But is it worth actually buying an old machine like the black and decker posted above? Better Sioux machines are prohibitively expensive and still the arbors and pilots will likely be worn out of tolerance. Unless I'm missing something, and by the looks of the video its relatively straightforward, with some patience I can have the same (or even better) results using a drill and some carefully machined attachments.

https://m.youtube.com/watch?v=7ednYqpAgxU

alfadriver
alfadriver MegaDork
7/15/16 2:17 p.m.

The video you posted is the same thing as the B&D one. Just a different version.

If you like that, then the stone one from above should work, too. The most important part is to find an arbor to properly center, and then make sure the stone is properly dressed.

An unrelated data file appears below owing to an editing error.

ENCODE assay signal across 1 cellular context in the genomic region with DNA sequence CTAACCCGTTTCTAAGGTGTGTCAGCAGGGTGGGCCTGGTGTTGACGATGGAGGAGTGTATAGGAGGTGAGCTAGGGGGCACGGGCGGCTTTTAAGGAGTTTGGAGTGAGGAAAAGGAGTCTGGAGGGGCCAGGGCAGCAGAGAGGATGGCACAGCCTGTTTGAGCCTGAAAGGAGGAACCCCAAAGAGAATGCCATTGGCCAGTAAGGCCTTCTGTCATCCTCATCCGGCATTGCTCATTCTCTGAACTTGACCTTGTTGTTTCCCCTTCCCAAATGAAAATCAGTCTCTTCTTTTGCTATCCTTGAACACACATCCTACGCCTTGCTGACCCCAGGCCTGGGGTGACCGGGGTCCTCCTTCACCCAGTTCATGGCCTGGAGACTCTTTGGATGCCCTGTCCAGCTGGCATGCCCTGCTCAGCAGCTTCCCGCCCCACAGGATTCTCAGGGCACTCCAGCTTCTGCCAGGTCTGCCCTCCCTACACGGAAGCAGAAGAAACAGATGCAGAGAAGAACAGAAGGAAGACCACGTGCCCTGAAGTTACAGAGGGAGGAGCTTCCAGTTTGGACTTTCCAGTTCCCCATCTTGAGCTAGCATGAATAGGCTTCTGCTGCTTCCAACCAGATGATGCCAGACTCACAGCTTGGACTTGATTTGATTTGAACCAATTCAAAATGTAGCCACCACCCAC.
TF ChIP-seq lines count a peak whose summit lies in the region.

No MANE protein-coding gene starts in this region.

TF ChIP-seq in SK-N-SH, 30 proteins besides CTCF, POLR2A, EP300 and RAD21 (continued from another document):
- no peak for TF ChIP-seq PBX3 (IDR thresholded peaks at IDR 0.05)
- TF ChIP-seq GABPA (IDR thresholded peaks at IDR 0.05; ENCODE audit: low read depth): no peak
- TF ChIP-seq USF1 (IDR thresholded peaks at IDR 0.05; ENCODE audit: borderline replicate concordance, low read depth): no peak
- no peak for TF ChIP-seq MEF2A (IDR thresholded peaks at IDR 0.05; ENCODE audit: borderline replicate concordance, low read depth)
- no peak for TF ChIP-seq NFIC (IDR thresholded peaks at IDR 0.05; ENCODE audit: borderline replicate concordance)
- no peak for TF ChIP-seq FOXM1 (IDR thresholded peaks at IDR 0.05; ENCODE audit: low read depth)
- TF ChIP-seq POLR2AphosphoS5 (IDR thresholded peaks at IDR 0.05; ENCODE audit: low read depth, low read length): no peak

Otherwise, find a used Newway seat cutter. Those are really nice. I used those by hand.

44Dwarf
44Dwarf UltraDork
7/16/16 10:00 a.m.

I just sold from a friends family a full B&D set up in the oem wooden case for $250. I still have mine. The B&D store in Boston was closed up last time I drove by but so many on-line place to get stones and parts but never cheap.... If I had more work for the stuff i'd go New-Way units. I used them as a teenager and always loved how quick and clean you could do a 3 way seat cut.

devina
devina Reader
8/18/16 9:38 p.m.

This is great info but curious how you know when to relapping the valves vs regrind the seats??

1 2
Our Preferred Partners
HiTMzGfUPOLQtabQVMbEUi9EHfeMJ4tAQDxeyJaNz5Z6bOGtgZ6Xun1anDODSCaN